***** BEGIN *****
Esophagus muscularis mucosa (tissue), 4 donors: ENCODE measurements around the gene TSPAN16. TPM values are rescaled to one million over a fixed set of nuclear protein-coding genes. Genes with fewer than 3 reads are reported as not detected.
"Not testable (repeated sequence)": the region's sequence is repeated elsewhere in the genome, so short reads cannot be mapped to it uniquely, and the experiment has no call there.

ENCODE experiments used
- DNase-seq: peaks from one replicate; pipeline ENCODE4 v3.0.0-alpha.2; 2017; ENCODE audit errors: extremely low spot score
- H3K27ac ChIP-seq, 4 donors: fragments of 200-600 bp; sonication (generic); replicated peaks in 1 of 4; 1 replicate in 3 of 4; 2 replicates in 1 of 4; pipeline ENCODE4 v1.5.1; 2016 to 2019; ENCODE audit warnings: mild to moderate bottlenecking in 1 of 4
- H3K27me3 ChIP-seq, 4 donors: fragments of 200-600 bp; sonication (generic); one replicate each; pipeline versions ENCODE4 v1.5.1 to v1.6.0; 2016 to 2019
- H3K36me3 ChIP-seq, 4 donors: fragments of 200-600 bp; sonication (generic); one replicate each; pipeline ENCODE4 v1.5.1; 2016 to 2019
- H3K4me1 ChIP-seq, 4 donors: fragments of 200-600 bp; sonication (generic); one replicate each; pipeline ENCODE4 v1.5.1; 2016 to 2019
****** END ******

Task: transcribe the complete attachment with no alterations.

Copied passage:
Esophagus muscularis mucosa (tissue), 4 donors: ENCODE measurements around the gene TSPAN16. TPM values are rescaled to one million over a fixed set of nuclear protein-coding genes. Genes with fewer than 3 reads are reported as not detected.
"Not testable (repeated sequence)": the region's sequence is repeated elsewhere in the genome, so short reads cannot be mapped to it uniquely, and the experiment has no call there.

ENCODE experiments used
- DNase-seq: peaks from one replicate; pipeline ENCODE4 v3.0.0-alpha.2; 2017; ENCODE audit errors: extremely low spot score
- H3K27ac ChIP-seq, 4 donors: fragments of 200-600 bp; sonication (generic); replicated peaks in 1 of 4; 1 replicate in 3 of 4; 2 replicates in 1 of 4; pipeline ENCODE4 v1.5.1; 2016 to 2019; ENCODE audit warnings: mild to moderate bottlenecking in 1 of 4
- H3K27me3 ChIP-seq, 4 donors: fragments of 200-600 bp; sonication (generic); one replicate each; pipeline versions ENCODE4 v1.5.1 to v1.6.0; 2016 to 2019
- H3K36me3 ChIP-seq, 4 donors: fragments of 200-600 bp; sonication (generic); one replicate each; pipeline ENCODE4 v1.5.1; 2016 to 2019
- H3K4me1 ChIP-seq, 4 donors: fragments of 200-600 bp; sonication (generic); one replicate each; pipeline ENCODE4 v1.5.1; 2016 to 2019